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This week’s Friday’s Child is Derry’s newest MLA Gerard Diver. Gerard has been an SDLP councillor since 2001 and Leader of the SDLP council group since 2011. He lives in the Chapel Road area of the Waterside with his wife Alice and they have four children, Ellen 26, John 24, Celie 21 and Eva 19. Mr Diver joins the Northern Ireland Assembly following the recent retirement of his party colleague, Pat Ramsey.

How would you describe yourself?

Happy, sociable, fond of music, eager to help. 

Happiest childhood memory?

I loved to be taken on outings with my family on Sundays in the summer: there was usually a ‘tour of the three towns’ (as my late dad used to call it) namely Buncrana, Carndonagh and Moville.

What was your first job?

I had a summer job as a teenager picking corn on a farm in Dax, France, which meant sleeping in a potato field. Character-building stuff, but not particularly good for the back. 

Favourite book?

I tend to opt for non-fiction as I love history and political offerings (obviously), but also appreciate music biographies. 

Favourite film?

This varies from time to time, and is usually an old black and white one, (or as my youngest daughter says, ‘not another wee grey movie daddy!’). My top ten would have to include: ‘It’s a Wonderful Life’, ‘The Apartment’, ‘12 Angry Men’, and ‘A Hard Day’s Night’. 

Favourite television programme?

I don’t get the time to watch much TV, but from what I’ve seen recently, I’d have to say ‘House of Cards’ (Kevin Spacey is a genius) and also ‘Breaking Bad’ (not for the faint hearted). Wife and son are avid followers of ‘The Walking Dead’ so I will admit to having also watched some of the zombie apocalypse.

Favourite expression?

‘Don’t take it like that’, which can take the sting out of things in any difficult situation (a phrase inherited from someone I worked with, now sadly passed on, but always remembered).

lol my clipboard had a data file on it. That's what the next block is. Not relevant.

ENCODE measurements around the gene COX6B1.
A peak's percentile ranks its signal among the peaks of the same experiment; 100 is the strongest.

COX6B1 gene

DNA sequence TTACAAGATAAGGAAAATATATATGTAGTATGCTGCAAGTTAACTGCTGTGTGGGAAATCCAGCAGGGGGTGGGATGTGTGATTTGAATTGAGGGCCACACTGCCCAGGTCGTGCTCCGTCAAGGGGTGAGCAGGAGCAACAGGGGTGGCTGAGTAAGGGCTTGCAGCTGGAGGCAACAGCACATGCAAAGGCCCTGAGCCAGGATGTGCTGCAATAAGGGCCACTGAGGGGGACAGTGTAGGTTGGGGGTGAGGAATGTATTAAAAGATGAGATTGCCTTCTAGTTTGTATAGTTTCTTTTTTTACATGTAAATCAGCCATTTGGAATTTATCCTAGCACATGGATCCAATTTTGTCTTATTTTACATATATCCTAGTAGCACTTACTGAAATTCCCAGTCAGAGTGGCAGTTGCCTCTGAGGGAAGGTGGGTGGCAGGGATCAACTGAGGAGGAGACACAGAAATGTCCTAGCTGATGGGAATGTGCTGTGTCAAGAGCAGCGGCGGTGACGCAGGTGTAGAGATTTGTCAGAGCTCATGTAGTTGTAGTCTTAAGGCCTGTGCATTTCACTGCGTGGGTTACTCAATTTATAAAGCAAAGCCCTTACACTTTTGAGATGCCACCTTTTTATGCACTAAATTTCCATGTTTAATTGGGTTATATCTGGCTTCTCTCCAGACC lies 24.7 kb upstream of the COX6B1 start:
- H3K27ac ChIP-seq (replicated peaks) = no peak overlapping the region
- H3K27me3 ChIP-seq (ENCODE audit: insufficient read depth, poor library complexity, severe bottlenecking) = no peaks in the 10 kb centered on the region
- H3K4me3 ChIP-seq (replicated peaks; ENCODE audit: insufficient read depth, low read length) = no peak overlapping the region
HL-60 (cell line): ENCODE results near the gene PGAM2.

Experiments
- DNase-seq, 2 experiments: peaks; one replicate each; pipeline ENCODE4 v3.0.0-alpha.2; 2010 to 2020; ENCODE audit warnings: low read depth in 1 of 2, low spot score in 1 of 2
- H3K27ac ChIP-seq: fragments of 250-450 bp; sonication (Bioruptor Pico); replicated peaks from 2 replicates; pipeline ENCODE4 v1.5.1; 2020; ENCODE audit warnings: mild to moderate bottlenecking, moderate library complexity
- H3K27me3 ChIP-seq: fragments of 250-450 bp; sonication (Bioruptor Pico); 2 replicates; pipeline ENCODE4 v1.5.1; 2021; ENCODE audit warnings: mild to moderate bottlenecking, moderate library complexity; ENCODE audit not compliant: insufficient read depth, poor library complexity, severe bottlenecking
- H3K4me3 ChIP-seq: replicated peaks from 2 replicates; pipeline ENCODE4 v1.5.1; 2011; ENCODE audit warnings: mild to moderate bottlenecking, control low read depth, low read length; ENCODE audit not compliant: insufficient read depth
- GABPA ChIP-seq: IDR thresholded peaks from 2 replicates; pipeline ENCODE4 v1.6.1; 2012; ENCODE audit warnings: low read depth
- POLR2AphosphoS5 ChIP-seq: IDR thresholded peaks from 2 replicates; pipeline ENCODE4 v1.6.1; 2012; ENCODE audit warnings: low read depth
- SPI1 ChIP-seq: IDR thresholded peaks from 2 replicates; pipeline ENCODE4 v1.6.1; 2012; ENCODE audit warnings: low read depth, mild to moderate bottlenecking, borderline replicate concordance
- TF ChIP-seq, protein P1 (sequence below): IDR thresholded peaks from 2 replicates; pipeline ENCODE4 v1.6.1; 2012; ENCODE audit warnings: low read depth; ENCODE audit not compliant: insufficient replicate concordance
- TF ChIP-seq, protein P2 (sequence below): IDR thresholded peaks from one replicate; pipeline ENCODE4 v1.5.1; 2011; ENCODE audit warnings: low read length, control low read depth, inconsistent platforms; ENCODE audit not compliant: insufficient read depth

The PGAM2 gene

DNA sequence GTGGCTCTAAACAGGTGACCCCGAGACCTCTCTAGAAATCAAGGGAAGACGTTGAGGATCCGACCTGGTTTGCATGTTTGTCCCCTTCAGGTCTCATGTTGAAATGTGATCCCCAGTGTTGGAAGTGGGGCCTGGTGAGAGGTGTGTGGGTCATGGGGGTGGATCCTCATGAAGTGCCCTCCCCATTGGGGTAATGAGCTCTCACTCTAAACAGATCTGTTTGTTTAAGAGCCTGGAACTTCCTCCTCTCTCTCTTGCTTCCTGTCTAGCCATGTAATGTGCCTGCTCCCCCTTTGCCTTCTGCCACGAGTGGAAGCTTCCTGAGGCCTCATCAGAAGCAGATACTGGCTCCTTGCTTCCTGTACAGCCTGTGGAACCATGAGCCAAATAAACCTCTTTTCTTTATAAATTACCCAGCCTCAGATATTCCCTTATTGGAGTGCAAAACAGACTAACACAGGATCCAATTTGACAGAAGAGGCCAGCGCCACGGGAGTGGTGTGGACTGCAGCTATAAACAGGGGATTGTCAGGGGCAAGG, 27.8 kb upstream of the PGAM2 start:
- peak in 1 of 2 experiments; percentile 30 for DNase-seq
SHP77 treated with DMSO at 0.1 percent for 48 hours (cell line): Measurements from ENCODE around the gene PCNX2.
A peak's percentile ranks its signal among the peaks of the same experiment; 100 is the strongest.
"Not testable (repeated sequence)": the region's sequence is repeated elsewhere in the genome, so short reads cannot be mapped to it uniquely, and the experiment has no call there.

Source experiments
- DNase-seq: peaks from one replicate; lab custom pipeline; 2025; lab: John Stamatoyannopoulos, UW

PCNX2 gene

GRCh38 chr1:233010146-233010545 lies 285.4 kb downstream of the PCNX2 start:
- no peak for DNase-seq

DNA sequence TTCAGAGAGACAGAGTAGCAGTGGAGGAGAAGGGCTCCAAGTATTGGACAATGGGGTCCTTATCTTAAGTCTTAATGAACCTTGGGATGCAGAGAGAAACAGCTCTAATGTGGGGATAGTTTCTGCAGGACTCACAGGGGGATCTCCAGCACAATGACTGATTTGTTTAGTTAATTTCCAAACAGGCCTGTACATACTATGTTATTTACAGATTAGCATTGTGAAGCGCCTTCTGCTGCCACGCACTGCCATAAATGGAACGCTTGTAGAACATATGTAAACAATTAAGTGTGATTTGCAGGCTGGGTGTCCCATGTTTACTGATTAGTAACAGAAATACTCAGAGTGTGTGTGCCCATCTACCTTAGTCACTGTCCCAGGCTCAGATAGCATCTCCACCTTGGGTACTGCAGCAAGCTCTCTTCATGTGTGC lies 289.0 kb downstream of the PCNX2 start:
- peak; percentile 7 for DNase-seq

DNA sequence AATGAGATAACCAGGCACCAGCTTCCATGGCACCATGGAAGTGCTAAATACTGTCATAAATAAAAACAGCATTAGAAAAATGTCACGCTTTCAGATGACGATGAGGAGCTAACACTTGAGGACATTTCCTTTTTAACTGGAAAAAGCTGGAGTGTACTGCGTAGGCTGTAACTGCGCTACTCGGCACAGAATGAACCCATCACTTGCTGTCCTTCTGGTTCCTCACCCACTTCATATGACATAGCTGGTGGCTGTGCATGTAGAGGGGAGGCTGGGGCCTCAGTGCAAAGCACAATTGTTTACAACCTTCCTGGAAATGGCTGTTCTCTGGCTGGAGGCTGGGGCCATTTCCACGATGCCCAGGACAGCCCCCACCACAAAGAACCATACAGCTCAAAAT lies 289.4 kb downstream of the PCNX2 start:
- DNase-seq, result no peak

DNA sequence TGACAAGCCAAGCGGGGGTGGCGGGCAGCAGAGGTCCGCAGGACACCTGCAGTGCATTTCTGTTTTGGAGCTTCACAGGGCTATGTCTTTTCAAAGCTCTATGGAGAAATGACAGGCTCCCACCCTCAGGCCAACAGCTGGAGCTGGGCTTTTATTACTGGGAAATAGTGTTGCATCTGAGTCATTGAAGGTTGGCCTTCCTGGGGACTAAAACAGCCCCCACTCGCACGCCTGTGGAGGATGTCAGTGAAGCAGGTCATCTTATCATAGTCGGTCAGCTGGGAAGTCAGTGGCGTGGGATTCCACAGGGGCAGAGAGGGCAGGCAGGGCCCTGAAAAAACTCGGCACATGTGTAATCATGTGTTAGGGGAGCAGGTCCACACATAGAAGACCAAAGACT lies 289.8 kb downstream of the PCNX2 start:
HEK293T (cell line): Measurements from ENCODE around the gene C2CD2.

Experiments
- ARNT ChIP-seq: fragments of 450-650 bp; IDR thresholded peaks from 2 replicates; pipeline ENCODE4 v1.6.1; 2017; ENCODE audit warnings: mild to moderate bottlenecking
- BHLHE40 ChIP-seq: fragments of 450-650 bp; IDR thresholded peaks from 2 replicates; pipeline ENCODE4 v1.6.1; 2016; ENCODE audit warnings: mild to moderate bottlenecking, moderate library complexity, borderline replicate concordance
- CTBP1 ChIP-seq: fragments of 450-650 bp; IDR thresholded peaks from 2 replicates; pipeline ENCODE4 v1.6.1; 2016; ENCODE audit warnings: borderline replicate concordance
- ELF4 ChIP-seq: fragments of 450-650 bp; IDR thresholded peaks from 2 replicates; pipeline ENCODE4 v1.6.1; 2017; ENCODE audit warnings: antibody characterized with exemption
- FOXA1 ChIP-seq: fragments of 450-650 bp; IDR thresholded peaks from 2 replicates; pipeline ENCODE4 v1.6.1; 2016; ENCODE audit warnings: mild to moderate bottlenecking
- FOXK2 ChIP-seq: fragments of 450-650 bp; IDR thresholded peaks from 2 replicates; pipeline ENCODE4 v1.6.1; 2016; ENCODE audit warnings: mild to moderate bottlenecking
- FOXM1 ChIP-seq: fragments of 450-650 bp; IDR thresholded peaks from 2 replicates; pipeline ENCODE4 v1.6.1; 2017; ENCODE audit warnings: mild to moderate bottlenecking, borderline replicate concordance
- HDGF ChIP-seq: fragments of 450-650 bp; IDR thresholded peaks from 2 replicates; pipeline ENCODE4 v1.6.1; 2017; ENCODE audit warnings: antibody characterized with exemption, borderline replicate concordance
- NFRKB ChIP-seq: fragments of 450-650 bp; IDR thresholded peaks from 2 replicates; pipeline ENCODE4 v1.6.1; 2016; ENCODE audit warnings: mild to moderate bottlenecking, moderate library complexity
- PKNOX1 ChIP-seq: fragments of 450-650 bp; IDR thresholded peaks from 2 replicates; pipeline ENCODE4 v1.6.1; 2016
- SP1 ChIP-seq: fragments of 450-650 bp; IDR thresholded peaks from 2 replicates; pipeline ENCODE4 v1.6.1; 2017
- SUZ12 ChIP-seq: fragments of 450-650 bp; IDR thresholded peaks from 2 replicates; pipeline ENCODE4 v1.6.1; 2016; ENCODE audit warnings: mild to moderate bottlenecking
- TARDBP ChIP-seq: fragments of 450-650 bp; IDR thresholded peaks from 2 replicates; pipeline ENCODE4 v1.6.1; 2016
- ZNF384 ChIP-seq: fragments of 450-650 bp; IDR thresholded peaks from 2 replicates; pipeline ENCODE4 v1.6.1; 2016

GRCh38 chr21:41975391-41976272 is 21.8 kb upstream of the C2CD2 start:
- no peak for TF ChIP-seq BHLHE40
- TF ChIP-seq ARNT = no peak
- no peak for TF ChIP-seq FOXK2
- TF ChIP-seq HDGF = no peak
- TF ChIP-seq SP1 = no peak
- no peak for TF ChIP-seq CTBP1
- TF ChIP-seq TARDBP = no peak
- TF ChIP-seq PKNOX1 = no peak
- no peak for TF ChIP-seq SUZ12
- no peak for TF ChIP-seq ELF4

Favourite method of relaxation?

I would have to say reading and playing the guitar, which again I don’t get much time for these days.

Who would you most like to meet?

I would love to have met John Lennon. I think he might be hard work, but he would be very interesting! Of those still living, I would opt for Kevin Spacey (see answer above).

What makes you angry?

Hearing about cruelty to vulnerable people (e.g. children, older people and those with a disability) and to animals, really makes my blood boil.

What makes you happy?

Being with my wife Alice, and spending time with our four children, (all now grown up, sadly) namely, Ellen 26, John 24, Celie 21 and Eva 19. They were all home for Christmas, plus son-in-law, so the games were good craic! I went from Jenga novice to grand-master in the space of an evening, but also took some abuse in the process. 

What has been the most embarrassing thing to happen to you?

One night a few years back I was convinced that an arctic blast was just about to descend upon our street (we live on a steep hill, in fairness) so just after midnight, I set about shovelling grit over much of the street (it’s a reasonably short street, I won’t lie). It didn’t snow. I don’t think there was even a frost. Neighbours bemused and amused. My kids won’t let me live it down. 

What was the worst thing to happen to you in your life?

The passing of my dad a couple of years ago, after losing his struggle with dementia, as well as the death of my wife’s parents in quick succession more than ten years ago. The pipe bombing of our home a few months after being elected to council in 2001, was also really traumatic. Our children were quite young at the time, and it wasn’t easy to explain to them why or how someone could do such a thing.

What is your greatest fear?

That something bad might happen to my family.

What has been the high point of your life to date?

There have been quite a few; Getting married to Alice, the births of my children, the honour of being Mayor of Derry, and of course now being able to serve the people of the Foyle constituency in the Assembly, replacing Pat Ramsey MLA, who is of course a legend in these parts. This is closely followed by having played The Marquee Club in London in 1986 and reading the autographs of all the stars on the dressing room wall, Hendrix, Bowie, the Stones etc.

How would you like to be remembered?

Fondly, and not as the phantom Waterside street gritter. Seriously, as someone who tried to help others. Of all my work in the community and voluntary sector and the council, I’ve particularly enjoyed the last six years which I dedicated to training people for employment. Seeing someone’s life transformed by a job is amazing.

What is your most treasured possession?

My guitar: a Gretsch Country Gentleman. If only I could play it like Chet Atkins did!

If you could be granted one wish in life, what would you ask for?

That people around the world could live together in peace and with respect for each other, irrespective of difference.

If you could write your own epitaph what would it be?

‘An inoffensive big spud’ - suggested by wife!